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BananaIP’s Comments on the Draft Intermediary Rules, 2018

BananaIP Counsels > Intellectual Property  > BananaIP’s Comments on the Draft Intermediary Rules, 2018

BananaIP’s Comments on the Draft Intermediary Rules, 2018

BANANAIP’S COMMENTS ON THE DRAFT INTERMEDIARY RULES, 2018

The Ministry of Electronics and Information Technology (MEITy) issued a notification on 24th December 2018 publishing the draft Information Technology (Intermediary Guidelines) Rules 2018 to replace the rules notified in 2011. The notification, published on the MEITy website, invited comments and suggestions on the draft rules. BananaIP has submitted its recommendations and suggestions to the Ministry, and awaits positive changes in the proposed rules.

We appreciate the Ministry’s recognition of the widespread misuse of social media platform to spread fake news, and the Ministry’s resolve in drafting these rules to strengthen the legal framework to make intermediaries more accountable under the IT Act, 2000.

We noticed that certain provisions of the proposed rules are ambiguous and insufficiently detailed and hence suggested the following changes:

  • Rule 3(2) requires an intermediary to impose certain obligations on its users through a user agreement. Despite the intent to tackle the menace of fake news, the amended Rule 3(2) does not contain any provision requiring the intermediary to prohibit the user from hosting, displaying, uploading, modifying, publishing, transmitting, updating or sharing any information which is false, fake, untruthful, misleading, and intended to deceive. We suggested the addition of a clause to this effect.
  • Rule 3(4) requires an intermediary to inform its users regarding the consequences of non-compliance with its policies “at least once a month”. The Rule does not specify whether a mere notification on the intermediary’s platform is sufficient, or whether the intermediary is required to make the user proceed with using the platform only after clicking on “I Agree”. We recommended that the Rule be amended to require express notice, and that intermediaries be required to take action against users who repeatedly violate the terms of use.
  • Rule 3(5) requires the intermediary to comply with requests for information from government agencies. It contains only a narrow and restrictive list of circumstances in which the intermediary’s assistance may be required, and does not specify the formats in which transmitted information has to be traced. We recommended that the Rule be amended to include the other circumstances in which the intermediary’s assistance may be required, with a more flexible timeline. We also recommended that the Rule be amended to clarify the extent to which the intermediary is required to enable tracing of the originators, and whether the tracing extends to all forms in which a specific piece of information may be shared.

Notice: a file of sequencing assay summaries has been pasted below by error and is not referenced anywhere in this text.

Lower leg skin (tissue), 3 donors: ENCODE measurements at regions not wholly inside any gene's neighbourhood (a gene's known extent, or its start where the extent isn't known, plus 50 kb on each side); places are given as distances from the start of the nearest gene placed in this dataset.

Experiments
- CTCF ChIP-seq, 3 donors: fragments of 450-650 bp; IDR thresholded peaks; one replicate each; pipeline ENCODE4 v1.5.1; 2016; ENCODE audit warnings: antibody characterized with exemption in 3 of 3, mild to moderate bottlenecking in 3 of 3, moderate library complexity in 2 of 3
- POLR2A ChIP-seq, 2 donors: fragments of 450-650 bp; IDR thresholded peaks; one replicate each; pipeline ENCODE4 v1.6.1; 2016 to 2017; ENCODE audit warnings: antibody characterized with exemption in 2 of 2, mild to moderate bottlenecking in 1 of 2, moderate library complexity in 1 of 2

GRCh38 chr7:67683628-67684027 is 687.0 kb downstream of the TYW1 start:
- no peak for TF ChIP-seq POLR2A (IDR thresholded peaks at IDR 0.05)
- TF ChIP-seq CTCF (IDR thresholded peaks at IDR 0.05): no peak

• Rule 3(7) requires that an intermediary which has more than 50 lakh users in India comply with certain conditions, but does not clarify how the number of users is to be measured. We recommended that the Rule be amended to clarify how the number of users is to be measured, revise the number of users, and clearly specify the minimum qualifications of the nodal person of contact and the alternate senior designate functionary.
  • Rule 3(9) imposes a positive obligation on the intermediary to monitor all content made available on its platform, to enable it to identify and remove all unlawful information or content. However, the Rule does not define the meaning or scope of the term “unlawful information or content.” We recommended that this Rule be deleted from the Draft Rules, as it neither addresses the problem of fake news, which these Rules seek to address, not does it provide any clear guidance to either intermediaries or third-parties on how unlawful content is to be handled.
  • Rule 3(12) requires an intermediary to publish information on how users or third-parties may contact its Grievance Officer, and requires the Grievance Officer to redress a complaint within one month from the date of its receipt. However, the Rule does not clarify the process through which an intermediary is required to handle a complaint, and does not impose any obligation on the complainant to submit a complaint containing all necessary information, including the link to the content in question. We recommended that the Rule be amended to include a framework which every intermediary is required to adhere to while handling complaints. We also recommended that the Rule be amended to require the complainant to submit certain information, in the absence of which the complaint would not be treated as complete and valid, and the intermediary would be under no obligation to address such complaint.

We also recommended that the Rules be amended to address issues arising when intermediaries operate as data fiduciaries and e-commerce platforms, in order to harmonise the compliance requirements of data protection laws and e-commerce regulations. The complete text of the comments and recommendations submitted by BananaIP to the Ministry may be accessed here.

This post is authored by Ashwini Arun (Associate, BananaIP Counsels).

If you have any questions, you may write to us at: [email protected]

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